Tag Archives: Human and Rousseau

Review: The Troubled Times of Magrieta Prinsloo by Ingrid Winterbach

The Troubled Times of Magrieta PrinslooOpening an Ingrid Winterbach novel fills me with excitement every single time. She is one of my favourite contemporary Afrikaans writers and I am immensely grateful that her work is available in English.

Expect the unexpected is the slogan that runs through my head whenever I am reading Winterbach’s exhilarating and wise narratives. The latest, The Troubled Times of Magrieta Prinsloo, was no exception. From the first page to the very end, the novel astounds. How about this for an opening sentence: “Magrieta Prinsloo, daughter of the biology teacher, tall, firm of calf and buttock, dark hair, right eye inclined to wander slightly outwards when she’s overworked, doctor of zoology, head of laboratory with twelve people under her, in early January, after a run-up of several months, gradually grinds to a halt.” Who could possibly resist reading on?

Magrieta is in trouble. Whether it is her depression or the wrong medication prescribed by her doctor or the unease she is feeling in her marriage, it all becomes too much to bear and, one day, after a spectacular blow-up with her boss, she quits her job at the university. There is no ready excuse and there doesn’t seem to be a way back for her, so she begins working for the Bureau for Continuing Education. Her new boss is peculiar, to say the least, and runs the bureau like “an espionage outfit”, assigning more and more work to his associates while solving Sudoku games all day long in his office. Eventually, he disappears mysteriously, and Magrieta and her colleague Isabel have to pick up the pieces at the bureau.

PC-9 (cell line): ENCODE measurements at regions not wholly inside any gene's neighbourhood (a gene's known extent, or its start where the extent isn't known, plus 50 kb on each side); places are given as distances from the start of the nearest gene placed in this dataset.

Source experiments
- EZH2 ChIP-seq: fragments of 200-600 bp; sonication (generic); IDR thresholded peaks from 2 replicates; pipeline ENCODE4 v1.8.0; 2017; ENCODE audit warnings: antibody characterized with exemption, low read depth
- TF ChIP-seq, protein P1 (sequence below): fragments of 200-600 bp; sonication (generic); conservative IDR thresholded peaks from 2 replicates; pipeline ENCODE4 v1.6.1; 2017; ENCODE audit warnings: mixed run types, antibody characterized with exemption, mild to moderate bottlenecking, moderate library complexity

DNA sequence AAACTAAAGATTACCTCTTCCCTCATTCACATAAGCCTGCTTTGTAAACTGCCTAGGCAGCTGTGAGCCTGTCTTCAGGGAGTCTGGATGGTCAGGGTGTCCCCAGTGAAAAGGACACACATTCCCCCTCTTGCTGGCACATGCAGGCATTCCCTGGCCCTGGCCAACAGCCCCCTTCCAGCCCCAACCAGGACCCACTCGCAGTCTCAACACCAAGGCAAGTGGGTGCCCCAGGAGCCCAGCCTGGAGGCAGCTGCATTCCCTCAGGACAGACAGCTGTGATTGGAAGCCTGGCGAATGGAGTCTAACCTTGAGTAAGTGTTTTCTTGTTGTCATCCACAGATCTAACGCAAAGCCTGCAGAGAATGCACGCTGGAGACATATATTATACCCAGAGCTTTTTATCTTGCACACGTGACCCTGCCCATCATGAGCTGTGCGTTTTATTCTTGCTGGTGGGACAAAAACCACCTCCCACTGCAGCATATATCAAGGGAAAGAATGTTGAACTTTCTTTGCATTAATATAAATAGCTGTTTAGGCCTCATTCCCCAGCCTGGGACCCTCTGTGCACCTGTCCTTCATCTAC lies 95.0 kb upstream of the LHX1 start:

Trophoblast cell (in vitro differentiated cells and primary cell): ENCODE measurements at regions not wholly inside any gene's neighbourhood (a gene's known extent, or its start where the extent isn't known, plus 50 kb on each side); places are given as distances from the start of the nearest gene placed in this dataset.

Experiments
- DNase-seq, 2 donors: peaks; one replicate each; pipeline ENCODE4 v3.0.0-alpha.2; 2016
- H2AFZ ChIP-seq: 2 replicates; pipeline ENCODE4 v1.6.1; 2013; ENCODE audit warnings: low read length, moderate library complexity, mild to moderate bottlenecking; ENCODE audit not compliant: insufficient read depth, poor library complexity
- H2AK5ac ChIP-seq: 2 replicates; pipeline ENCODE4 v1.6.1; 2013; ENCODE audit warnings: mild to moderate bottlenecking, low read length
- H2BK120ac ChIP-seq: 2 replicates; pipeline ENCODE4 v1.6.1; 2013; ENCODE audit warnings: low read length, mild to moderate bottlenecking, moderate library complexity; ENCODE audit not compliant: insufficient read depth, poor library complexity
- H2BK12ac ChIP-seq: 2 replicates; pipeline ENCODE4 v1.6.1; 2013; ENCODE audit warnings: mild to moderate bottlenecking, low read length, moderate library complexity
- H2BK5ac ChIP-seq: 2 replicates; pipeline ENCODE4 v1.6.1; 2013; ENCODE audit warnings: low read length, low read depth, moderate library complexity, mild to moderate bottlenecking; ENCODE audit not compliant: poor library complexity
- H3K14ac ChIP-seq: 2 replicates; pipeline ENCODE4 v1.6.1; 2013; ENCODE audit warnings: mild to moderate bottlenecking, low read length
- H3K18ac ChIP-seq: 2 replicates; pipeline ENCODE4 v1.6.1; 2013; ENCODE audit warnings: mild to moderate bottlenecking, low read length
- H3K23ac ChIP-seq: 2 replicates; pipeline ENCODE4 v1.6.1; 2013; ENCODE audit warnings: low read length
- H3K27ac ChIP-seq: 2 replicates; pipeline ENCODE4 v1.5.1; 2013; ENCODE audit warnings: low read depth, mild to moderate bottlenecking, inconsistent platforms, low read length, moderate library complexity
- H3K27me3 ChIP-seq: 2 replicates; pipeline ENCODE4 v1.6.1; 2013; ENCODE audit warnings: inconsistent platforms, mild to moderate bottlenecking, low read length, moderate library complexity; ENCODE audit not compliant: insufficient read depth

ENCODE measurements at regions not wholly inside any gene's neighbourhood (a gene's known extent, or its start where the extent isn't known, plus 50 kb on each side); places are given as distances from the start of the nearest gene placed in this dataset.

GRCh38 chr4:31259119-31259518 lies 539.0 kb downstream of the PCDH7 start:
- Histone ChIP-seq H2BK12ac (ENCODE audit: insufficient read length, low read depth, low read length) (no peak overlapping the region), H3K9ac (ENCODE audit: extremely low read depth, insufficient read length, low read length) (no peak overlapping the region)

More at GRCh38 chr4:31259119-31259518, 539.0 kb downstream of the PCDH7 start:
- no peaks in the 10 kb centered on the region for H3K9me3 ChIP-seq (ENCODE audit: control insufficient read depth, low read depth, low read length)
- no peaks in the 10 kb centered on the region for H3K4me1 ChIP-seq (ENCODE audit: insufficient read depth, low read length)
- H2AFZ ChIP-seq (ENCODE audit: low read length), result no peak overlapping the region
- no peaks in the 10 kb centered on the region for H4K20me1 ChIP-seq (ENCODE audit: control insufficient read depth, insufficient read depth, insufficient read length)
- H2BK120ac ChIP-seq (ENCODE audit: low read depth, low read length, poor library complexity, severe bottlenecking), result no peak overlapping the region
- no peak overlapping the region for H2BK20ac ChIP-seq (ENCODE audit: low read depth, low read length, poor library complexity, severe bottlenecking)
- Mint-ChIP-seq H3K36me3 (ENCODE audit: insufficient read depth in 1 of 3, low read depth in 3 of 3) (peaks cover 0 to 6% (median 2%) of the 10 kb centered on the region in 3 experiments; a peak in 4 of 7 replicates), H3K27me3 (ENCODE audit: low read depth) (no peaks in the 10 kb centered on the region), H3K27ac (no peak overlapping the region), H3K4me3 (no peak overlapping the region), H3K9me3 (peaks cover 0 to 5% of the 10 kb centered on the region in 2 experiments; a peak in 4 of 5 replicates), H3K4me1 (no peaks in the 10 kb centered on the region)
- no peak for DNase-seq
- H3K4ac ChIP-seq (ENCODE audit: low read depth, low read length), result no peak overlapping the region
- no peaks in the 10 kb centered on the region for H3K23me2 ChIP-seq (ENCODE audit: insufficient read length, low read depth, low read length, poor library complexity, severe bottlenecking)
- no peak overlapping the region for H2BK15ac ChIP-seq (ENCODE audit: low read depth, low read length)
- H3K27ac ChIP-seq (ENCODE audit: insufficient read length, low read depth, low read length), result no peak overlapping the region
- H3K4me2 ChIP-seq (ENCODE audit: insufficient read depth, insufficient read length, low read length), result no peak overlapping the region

A man is murdered on a beach at Jameson Bay where Magrieta saw a beached humpback whale. On one of her walks, she encounters a woman who has pitched up a tent in the vineyards behind Magrieta’s house in Stellenbosch. She has no idea what any of this means, but she continues with her work and, after a bad spell in the relationship, Magrieta realises that she does not want to lose her husband. In several public toilets she finds strange whale graffiti drawings that she interprets to be signs left behind for her to find, but why? “You’re lucky…that the universe communicates with you like this behind toilet doors”, Isabel tells her.